'DECIMATED': Fire wipes out significant koala colonies
THE Busbys Flat fire has burnt through one of the most important Koala colonies on the north-coast in Braemar, Carwong and Royal Camp State Forests, according to the North East Forest Alliance.
NEFA estimate that some 350-700 Koalas inhabit these State Forests, with many likely to have been directly affected by fire and smoke, and many more affected by the loss of browse (leaves of the preferred eucalypt feed trees).
NEFA spokesman Dailan Pugh said the most urgent need is for a search and rescue operation for fire affected Koalas.
"Koalas were already suffering from the drought, and are now likely to have been significantly impacted by these fires. It will take years for Koalas to recover as many trees will have been defoliated and it will take months for regrowth to provide replacement browse.
Friends of the Koalas president Ros Irwin predicted the populations within those colonies were "more than likely comprehensively decimated".
"We are keeping our fingers crossed that they might be able to find places in between the fires where they can be safe," she said.
"But generally because the fires are so hot, it would be difficult for koalas to survive in that kind of heat.
"We won't know the damage until we can get in, and unless we get significant rain, that could be weeks. We are happy to go at any time, but no one can get in at the moment because the fires aren't contained."
She said so far, only one Koala had been brought into FOTK from the RFS, and it was deceased and they were expecting more.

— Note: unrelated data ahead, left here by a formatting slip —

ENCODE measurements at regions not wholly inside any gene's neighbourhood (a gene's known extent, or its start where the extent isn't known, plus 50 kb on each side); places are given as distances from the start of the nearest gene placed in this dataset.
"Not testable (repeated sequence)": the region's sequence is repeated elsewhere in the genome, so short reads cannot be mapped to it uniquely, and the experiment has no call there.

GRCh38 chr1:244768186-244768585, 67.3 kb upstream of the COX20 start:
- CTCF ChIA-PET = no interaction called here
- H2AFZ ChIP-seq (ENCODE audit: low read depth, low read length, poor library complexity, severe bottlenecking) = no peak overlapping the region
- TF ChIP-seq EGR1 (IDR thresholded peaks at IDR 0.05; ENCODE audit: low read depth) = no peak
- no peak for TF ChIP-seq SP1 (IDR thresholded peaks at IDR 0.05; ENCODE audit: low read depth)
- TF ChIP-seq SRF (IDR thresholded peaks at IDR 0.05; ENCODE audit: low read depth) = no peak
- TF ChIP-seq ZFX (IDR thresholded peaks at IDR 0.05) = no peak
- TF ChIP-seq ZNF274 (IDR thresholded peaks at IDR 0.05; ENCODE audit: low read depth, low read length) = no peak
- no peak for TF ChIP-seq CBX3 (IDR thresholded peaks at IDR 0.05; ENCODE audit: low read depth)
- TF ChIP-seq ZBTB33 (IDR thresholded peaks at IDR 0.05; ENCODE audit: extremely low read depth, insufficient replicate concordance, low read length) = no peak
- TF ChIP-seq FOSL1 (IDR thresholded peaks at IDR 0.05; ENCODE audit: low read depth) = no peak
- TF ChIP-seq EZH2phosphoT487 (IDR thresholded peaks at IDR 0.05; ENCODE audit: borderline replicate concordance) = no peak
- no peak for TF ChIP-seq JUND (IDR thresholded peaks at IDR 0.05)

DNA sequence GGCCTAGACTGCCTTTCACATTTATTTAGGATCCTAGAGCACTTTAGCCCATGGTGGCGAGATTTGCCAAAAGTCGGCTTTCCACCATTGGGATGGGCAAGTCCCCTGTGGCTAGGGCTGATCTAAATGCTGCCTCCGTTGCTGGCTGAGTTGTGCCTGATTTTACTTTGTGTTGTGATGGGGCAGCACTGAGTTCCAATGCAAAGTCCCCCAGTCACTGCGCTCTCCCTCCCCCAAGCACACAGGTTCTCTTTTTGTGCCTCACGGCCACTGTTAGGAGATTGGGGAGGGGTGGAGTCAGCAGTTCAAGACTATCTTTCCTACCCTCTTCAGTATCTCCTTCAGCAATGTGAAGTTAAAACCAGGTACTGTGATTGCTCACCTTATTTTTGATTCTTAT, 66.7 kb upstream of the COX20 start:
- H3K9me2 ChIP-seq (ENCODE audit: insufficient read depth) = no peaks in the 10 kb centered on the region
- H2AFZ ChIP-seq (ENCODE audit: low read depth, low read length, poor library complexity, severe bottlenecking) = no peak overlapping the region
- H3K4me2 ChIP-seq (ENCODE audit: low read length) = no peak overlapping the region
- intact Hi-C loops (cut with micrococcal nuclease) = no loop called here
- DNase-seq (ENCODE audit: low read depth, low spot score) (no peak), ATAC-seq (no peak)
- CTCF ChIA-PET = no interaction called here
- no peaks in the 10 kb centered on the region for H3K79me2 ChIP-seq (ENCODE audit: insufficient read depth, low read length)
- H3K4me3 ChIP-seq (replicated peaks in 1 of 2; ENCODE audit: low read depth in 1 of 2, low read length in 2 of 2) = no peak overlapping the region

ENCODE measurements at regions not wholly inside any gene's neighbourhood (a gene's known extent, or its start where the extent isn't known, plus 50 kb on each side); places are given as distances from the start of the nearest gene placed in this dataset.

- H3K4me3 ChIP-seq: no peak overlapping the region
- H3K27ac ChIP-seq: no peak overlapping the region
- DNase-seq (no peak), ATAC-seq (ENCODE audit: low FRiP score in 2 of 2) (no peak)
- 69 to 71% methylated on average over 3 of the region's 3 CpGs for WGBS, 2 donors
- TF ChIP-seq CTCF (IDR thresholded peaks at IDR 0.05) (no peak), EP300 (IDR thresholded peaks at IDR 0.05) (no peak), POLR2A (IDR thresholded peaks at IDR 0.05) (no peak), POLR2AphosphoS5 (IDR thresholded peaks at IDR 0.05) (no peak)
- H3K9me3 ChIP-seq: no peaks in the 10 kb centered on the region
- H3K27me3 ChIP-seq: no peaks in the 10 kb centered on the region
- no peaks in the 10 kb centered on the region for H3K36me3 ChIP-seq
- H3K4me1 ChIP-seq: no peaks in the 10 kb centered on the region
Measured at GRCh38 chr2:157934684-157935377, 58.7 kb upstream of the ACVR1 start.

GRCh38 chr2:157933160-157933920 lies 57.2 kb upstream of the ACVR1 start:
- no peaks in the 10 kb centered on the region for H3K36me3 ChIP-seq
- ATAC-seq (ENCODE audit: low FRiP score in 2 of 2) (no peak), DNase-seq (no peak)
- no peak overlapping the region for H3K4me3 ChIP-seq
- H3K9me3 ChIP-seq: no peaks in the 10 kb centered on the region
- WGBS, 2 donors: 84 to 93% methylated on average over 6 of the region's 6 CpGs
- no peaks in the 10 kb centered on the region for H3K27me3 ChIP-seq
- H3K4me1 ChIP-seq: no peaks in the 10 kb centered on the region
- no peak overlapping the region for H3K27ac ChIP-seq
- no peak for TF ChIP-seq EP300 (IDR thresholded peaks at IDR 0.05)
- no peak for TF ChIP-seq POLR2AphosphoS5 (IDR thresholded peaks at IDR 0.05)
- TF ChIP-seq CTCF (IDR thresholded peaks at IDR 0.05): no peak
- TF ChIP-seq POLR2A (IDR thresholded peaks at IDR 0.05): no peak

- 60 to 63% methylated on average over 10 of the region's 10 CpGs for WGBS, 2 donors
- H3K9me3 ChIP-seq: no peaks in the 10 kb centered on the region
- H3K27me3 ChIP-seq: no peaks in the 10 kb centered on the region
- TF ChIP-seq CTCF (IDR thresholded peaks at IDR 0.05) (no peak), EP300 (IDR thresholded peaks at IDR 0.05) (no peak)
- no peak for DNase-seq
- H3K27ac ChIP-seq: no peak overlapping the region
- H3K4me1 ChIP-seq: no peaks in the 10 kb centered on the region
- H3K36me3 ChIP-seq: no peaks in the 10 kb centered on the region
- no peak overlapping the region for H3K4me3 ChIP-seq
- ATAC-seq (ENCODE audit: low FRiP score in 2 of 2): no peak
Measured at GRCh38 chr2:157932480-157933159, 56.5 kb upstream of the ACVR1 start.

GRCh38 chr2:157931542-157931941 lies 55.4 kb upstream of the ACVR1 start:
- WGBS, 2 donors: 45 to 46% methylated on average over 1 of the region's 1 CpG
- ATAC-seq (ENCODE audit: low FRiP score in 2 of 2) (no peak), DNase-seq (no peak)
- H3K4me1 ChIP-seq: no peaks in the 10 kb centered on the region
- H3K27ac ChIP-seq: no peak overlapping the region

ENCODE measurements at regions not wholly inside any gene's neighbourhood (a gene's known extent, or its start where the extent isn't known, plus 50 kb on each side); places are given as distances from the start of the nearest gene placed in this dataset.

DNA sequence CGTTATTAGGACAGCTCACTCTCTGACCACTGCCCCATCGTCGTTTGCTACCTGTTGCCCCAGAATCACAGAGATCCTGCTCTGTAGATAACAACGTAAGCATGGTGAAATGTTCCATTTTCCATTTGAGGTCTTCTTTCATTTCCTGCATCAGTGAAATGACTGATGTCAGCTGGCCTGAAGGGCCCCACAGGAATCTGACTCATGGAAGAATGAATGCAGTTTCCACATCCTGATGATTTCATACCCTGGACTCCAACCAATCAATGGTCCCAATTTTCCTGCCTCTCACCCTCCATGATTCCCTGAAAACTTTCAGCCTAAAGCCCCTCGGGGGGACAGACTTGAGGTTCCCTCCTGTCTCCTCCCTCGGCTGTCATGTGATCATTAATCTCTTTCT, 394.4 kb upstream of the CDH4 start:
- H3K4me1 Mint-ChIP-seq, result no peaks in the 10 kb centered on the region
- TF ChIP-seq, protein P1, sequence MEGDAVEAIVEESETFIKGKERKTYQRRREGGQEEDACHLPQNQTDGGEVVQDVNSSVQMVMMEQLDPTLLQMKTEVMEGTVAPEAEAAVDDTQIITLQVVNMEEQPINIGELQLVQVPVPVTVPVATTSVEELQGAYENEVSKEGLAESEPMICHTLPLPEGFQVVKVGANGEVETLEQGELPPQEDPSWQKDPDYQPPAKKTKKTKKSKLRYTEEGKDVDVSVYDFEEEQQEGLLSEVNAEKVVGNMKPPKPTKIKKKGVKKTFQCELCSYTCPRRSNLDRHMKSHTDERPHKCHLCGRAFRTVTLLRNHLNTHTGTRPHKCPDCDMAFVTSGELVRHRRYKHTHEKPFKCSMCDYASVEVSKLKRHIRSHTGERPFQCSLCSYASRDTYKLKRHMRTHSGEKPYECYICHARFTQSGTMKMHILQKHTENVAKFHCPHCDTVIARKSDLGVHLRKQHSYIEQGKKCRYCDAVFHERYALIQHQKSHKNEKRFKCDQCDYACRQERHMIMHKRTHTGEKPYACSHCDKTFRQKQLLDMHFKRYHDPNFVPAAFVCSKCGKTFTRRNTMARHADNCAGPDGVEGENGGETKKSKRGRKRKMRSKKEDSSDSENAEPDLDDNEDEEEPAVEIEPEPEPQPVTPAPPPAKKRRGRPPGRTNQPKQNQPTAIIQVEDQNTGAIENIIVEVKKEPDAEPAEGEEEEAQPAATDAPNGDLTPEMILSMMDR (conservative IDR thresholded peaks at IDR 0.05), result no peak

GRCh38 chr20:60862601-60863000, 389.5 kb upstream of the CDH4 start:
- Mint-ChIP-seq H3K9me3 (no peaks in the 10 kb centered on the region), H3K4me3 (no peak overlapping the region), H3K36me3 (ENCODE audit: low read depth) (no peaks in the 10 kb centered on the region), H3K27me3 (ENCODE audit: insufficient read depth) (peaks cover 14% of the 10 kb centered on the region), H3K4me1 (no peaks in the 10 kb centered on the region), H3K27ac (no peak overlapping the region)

"I've told the RFS we are ready to go if they find any other koalas."
She said they were the only group with the licence to rescue koalas in the region (comprising of six local Government areas, including Clarence Valley).
She echoed importance of a search and rescue operation for any surviving koalas, but the organisation wouldn't be sending a team down until the RFS allowed access.
"It's significantly devastating to the already dwindling koala populations," she said.
"It's been significant for the human population and all of the other wildlife - it's not just the koalas that will be devastated by this - it will be most wildlife and even some domestic animals."
Mr Pugh said NEFA had called upon the NSW Government to abandon its imminent plans to log some of the best Koala habitat in Braemar State Forest.
The resident Koalas are likely to have been severely affected by the fire, and suitable browse will be in short supply for months to come, the last thing they need is for the Forestry Corporation to log their surviving feed trees.
"The Environment Protection Authority undertook systematic Koala surveys in Royal Camp and Carwong State Forests in 2015, surely the first step needs to be to reassess those areas to identify how this population has been affected.
"NEFA has also amassed abundant data on Braemar's Koalas to contribute to any post-fire review.
"The danger is that if the Forestry Corporation blunders in there now it could be the death knell of this nationally significant Koala population", Mr. Pugh said.